Responding to an email follow-up question about sawmill labor, TP 2011 Man of the Year and WKO Inc. President Bill Wilkins wrote: “The issue of automated equipment not being programmed properly should keep mill owners awake at night.”
Prompting Wilkins’ thought is the pending retirement of a top employee—a 25 year headrig sawyer. Even though during the time the sawyer has worked for WKO virtually all the jobs in the mill have been computerized and automated to some extent, Wilkins says he soon realized that the sawyer and his experience were truly irreplaceable due to the simple fact that the knowledge the sawyer acquired prior to widespread optimization is no longer available at the mill—and very few other mills as well.
“It’s not that we don’t have many talented employees—you just can’t replace those years of experience,” Wilkins says, noting that a big issue mill owners and managers now face is a new generation of employees who are highly computer- and technology-literate, but have little or no sawing or lumbering background.
“This is where I see a problem in going from trained sawyers inputting parameters and evaluating solutions to a future work force with no true sawyer training,” Wilkins says. “These new machines are still dependent on a trained individual to enter the parameters used to generate decisions. How do we train new operators to identify bad solutions or sawing patterns on these optimized machines?”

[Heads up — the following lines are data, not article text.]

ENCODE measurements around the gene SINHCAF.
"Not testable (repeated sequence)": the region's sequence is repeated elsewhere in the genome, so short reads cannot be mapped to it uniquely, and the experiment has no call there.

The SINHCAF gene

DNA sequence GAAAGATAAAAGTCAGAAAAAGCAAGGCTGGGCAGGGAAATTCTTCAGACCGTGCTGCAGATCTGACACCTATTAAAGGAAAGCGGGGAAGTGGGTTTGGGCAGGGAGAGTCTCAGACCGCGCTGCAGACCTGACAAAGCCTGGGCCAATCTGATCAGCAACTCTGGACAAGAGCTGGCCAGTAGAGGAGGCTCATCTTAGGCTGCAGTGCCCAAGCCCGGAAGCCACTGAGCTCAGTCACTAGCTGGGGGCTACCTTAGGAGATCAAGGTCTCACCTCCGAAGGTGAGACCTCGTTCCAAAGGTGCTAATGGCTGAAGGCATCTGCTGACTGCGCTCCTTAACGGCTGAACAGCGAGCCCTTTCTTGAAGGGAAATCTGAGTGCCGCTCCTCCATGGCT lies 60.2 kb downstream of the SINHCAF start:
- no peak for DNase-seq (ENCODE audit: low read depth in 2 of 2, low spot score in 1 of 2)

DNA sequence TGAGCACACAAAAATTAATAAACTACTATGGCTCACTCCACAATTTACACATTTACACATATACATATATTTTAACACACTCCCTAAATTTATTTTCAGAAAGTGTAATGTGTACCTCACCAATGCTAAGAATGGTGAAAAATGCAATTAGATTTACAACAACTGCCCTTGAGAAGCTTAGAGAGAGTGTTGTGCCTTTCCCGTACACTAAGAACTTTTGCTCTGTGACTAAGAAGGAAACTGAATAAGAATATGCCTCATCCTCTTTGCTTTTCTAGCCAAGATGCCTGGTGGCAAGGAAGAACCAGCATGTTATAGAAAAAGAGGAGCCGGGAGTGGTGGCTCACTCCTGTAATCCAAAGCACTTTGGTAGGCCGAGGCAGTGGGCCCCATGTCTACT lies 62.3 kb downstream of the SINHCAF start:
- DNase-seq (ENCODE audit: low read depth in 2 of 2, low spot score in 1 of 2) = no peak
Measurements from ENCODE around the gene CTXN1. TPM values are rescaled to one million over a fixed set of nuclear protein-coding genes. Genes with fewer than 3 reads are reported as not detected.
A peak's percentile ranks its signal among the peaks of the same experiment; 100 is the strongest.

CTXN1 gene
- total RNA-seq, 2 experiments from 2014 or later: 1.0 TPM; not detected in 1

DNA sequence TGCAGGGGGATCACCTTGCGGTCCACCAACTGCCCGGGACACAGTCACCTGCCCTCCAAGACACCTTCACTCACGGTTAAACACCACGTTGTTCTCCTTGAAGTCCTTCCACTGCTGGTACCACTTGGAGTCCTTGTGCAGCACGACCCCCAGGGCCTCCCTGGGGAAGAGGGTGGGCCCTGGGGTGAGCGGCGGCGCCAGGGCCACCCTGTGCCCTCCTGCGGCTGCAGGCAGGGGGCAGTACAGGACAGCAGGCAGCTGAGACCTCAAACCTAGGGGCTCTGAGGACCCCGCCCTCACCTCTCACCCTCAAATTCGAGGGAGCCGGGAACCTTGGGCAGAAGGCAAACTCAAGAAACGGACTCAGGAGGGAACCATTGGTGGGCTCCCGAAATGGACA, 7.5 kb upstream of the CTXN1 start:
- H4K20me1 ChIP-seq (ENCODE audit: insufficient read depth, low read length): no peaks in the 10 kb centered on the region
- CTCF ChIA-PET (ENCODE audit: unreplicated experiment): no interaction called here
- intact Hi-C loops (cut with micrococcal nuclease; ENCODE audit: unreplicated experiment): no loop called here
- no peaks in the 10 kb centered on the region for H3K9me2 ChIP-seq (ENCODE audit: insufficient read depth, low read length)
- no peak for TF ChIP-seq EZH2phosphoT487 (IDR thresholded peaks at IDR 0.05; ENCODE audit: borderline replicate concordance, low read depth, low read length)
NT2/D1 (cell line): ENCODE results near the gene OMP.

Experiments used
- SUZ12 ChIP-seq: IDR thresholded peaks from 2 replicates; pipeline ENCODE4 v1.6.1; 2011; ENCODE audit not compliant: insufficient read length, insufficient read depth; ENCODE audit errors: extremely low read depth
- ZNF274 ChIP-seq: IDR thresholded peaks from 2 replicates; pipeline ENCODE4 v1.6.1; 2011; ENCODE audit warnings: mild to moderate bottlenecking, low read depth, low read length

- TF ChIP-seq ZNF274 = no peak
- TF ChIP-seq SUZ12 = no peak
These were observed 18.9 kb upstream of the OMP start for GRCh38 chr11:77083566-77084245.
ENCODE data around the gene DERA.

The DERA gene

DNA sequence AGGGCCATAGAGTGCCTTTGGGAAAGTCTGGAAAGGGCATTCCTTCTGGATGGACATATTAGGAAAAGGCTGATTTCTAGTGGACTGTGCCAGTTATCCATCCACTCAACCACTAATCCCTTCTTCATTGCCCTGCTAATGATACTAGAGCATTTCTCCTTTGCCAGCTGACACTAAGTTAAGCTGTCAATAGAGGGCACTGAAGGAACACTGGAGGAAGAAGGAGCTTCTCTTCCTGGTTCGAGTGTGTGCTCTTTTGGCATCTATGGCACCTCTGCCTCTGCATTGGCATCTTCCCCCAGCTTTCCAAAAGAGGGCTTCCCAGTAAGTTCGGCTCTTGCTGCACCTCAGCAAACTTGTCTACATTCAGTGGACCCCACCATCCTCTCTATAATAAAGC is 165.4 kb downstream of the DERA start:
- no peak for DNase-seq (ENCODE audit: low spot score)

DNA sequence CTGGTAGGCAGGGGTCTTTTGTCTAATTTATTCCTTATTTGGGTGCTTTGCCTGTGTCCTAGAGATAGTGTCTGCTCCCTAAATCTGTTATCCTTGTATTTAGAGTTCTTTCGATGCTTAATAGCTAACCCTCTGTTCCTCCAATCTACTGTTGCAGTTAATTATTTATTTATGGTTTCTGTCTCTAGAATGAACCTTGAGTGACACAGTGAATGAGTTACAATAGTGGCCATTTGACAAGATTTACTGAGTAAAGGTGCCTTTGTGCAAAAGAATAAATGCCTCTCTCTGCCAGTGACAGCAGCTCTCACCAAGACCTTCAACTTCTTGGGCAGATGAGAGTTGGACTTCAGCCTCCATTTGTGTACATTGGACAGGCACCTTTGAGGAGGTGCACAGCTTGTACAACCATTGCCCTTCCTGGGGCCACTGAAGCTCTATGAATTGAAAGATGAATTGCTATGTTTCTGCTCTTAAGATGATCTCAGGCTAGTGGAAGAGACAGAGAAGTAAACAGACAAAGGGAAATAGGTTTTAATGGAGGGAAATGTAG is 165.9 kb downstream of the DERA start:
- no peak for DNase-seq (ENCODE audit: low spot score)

Unlike the equipment operators of old who many times had to be dragged into the scanning and optimization era, the new generation of workers is the most technologically advanced to enter the work force. “They are hooked up to everything—with cell phones, the Internet, Facebook and texting, and on break they catch up with friends via text, social networking or surfing the Web,” Wilkins says, adding there’s no waiting for printed production reports when they can be texted, and emails can be sent directly to supervisors when someone is working outside scheduled hours.
The new generation will have no trouble programming an optimizer, Wilkins believes. “The challenge will be slowing them down long enough to truly train them on the art of sawing logs and making lumber.”
He foresees a two-prong approach to training: Teach the concept of overrun and recovery first to get their attention, then drill them on how lumber grade must be counterbalanced against recovery to create maximum value.
“I fully expect this group will contribute many new ideas toward improving the efficiency of our operations in the future,” he says. There’s no reason to be overly concerned about the new generation, Wilkins adds. “The challenge is figuring out how to corral all this future talent into results.”